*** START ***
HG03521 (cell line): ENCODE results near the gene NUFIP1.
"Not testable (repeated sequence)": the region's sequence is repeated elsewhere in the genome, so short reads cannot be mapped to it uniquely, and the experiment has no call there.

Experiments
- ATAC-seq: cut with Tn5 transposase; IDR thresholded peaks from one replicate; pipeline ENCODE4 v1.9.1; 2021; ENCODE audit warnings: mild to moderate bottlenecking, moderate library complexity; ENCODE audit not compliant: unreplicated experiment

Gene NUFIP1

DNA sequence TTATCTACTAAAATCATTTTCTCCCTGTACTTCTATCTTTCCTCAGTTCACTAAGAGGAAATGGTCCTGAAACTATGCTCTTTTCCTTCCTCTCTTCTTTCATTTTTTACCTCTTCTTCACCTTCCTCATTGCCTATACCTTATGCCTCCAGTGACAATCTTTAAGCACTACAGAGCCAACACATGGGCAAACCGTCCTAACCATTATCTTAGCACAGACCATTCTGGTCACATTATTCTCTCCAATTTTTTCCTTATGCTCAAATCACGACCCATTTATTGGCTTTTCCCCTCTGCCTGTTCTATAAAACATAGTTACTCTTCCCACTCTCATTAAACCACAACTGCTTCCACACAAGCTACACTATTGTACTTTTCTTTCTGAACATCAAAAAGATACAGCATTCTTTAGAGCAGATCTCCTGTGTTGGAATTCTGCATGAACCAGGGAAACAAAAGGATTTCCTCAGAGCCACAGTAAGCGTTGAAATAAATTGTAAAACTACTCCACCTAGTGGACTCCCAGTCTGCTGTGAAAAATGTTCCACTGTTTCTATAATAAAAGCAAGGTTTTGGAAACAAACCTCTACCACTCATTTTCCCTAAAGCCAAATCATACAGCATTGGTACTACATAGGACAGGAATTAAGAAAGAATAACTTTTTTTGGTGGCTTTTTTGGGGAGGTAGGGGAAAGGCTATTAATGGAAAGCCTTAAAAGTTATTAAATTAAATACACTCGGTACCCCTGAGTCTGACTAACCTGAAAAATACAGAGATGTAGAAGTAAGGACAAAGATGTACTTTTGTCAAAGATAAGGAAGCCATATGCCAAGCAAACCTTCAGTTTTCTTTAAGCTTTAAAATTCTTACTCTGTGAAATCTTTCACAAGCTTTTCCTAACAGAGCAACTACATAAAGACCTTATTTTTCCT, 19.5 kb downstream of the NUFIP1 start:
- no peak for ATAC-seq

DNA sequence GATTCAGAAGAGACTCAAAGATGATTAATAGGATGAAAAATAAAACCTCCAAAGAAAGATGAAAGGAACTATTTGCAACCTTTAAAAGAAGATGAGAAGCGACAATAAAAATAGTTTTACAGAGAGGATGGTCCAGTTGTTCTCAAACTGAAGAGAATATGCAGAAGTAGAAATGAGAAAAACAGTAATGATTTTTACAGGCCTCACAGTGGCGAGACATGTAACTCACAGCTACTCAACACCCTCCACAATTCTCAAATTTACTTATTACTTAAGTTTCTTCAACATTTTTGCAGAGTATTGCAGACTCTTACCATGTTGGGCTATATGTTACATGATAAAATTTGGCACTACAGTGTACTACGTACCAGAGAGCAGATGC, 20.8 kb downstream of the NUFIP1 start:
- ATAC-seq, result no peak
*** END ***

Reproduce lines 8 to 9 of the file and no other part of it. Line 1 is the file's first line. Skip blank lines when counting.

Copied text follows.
DNA sequence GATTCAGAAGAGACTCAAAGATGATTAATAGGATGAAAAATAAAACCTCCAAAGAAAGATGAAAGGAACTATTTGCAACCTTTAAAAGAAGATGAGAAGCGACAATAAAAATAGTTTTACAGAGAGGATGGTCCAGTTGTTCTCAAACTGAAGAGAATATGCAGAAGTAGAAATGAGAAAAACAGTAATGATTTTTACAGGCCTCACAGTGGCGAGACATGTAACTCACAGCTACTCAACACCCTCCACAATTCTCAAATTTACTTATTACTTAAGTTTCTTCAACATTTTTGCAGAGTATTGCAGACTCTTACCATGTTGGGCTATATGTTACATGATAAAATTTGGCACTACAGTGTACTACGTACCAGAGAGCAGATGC, 20.8 kb downstream of the NUFIP1 start:
- ATAC-seq, result no peak